power by the BRDF

22
Russian Roulette
  • If the surface is diffusivespecular, a Monte
    Carlo technique called Russian Roulette is used
    to probabilistically decide whether photons are
    reflected, refracted or absorbed.
  • Produce a random number between 0 and 1
  • Determine whether to transmit, absorb or reflect
    in a specular or diffusive manner, according to
    the value

23
Diffuse and specular reflection
  • If the photon is to make a diffuse reflection,
    randomly determine the direction
  • If the photon is to make a specular reflection,
    reflect in the mirror direction

24
Photon Map
  • When a photon makes a diffuse bounce, the ray
    intersection is stored in memory
  • 3D coordinate on the surface
  • Color intensity
  • Incident direction
  • The data structure of all the photons is called
    Photon Map
  • The photon data is not recorded for specular
    reflections

25
Second Pass Rendering
  • Finally, a traditional ray tracing procedure is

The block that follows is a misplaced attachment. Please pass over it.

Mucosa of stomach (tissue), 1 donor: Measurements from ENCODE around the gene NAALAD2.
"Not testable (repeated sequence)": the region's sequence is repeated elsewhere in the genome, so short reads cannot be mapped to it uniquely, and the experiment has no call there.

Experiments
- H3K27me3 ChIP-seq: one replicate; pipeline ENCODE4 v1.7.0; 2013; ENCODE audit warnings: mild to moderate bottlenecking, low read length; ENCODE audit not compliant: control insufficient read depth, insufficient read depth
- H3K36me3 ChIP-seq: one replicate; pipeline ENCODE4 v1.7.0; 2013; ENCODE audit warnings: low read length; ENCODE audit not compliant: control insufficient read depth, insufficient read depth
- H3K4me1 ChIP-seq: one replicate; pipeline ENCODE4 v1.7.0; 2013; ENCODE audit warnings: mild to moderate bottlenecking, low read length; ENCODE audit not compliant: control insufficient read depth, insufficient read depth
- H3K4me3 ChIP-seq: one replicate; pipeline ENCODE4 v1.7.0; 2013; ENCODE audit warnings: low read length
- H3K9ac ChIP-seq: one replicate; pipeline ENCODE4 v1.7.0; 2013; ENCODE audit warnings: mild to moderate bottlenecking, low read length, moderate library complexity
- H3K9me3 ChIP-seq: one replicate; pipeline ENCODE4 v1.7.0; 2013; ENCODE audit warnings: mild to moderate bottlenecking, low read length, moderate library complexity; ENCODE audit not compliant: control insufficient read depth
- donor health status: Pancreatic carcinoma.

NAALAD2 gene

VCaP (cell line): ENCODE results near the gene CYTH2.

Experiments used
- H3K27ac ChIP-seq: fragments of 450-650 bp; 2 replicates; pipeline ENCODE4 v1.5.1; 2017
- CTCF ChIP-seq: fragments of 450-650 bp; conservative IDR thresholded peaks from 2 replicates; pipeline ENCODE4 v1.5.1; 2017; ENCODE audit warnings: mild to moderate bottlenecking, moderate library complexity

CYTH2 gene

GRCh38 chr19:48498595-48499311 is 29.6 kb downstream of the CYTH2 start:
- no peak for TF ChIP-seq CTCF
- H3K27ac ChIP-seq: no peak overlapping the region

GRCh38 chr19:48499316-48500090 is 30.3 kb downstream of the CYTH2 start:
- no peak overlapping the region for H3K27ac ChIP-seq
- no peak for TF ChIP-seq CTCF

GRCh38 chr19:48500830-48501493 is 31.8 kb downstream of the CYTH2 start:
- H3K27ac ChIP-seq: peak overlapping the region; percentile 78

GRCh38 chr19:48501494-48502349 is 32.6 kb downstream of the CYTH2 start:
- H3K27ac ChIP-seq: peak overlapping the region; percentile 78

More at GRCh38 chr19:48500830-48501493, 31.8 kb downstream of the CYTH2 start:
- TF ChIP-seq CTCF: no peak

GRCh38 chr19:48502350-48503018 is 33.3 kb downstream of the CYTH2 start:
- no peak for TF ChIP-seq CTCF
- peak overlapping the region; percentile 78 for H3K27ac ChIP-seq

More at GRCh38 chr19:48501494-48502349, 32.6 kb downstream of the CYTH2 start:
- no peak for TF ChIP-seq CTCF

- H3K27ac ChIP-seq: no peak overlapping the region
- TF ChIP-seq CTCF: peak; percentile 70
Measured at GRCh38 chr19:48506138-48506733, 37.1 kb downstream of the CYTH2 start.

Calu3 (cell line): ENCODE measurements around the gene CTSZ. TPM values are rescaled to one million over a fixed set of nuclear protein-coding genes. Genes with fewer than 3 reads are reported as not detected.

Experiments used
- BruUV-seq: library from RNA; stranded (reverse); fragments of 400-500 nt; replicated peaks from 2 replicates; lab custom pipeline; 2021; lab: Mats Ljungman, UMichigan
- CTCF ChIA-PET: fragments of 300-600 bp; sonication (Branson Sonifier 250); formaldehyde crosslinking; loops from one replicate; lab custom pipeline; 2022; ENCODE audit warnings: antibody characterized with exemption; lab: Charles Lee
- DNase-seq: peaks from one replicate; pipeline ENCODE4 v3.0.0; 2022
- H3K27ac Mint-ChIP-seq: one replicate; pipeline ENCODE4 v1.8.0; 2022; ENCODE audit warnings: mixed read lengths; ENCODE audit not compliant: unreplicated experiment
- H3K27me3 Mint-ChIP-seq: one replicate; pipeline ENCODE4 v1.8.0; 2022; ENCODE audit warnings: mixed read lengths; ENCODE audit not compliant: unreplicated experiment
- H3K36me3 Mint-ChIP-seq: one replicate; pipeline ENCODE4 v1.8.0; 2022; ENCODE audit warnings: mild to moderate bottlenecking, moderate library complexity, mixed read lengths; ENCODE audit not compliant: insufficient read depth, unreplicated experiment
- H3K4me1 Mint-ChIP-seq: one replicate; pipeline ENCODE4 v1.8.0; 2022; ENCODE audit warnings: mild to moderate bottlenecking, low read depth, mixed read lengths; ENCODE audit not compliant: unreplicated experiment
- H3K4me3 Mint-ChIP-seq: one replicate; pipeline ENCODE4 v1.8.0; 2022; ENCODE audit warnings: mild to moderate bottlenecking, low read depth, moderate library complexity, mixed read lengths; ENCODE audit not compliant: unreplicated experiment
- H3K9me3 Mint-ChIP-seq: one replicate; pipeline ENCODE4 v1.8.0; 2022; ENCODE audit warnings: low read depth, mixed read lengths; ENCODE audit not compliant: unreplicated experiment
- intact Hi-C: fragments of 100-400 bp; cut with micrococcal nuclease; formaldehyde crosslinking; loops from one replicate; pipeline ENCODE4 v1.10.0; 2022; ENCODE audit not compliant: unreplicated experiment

performed by shooting rays from the camera
  • At the location the ray hits the scene, a sphere
    is created and enlarged until it includes N
    photons

26
Radiance Estimation
  • The radiance estimate can be written by the
    following equation

27
KD tree
  • The photon maps are classified and saved in a
    KD-tree
  • KD-tree
  • dividing the samples at the median
  • The median sample becomes the parent node, and
    the larger data set form a right child tree, the
    smaller data set form a left child tree
  • Further subdivide the children trees
  • Can efficiently find the neighbours when
    rendering the scene

28
Precision
  • The precision of the final results depends on
  • the number of photons emitted
  • the number of photons counted for calculating the
    radiance

29
(No Transcript)
30
10,000 photons
1,000,000 photons
100,000 photons
31
Features of Photon Mapping
  • Can render caustics
  • Ray tracing cannot render caustics
  • Computationally efficient
  • Much more efficient than path-tracing

32
Why is photon mapping efficient?
  • It is a stochastic approach that estimates the
    radiance from a few number of samples
  • Kernel density estimation operating directly
    on the samples, instead of creating a histogram
    of samples associated to the geometry

33
Summary
  • Local and Global Illuminations
  • Radiosity
  • Photon Mapping

34
Readings
  • Realistic Image Synthesis Using Photon Mapping by
    Henrik Wann Jensen
  • Global Illumination using Photon Maps (EGRW 96)
    Henrik Wann Jensen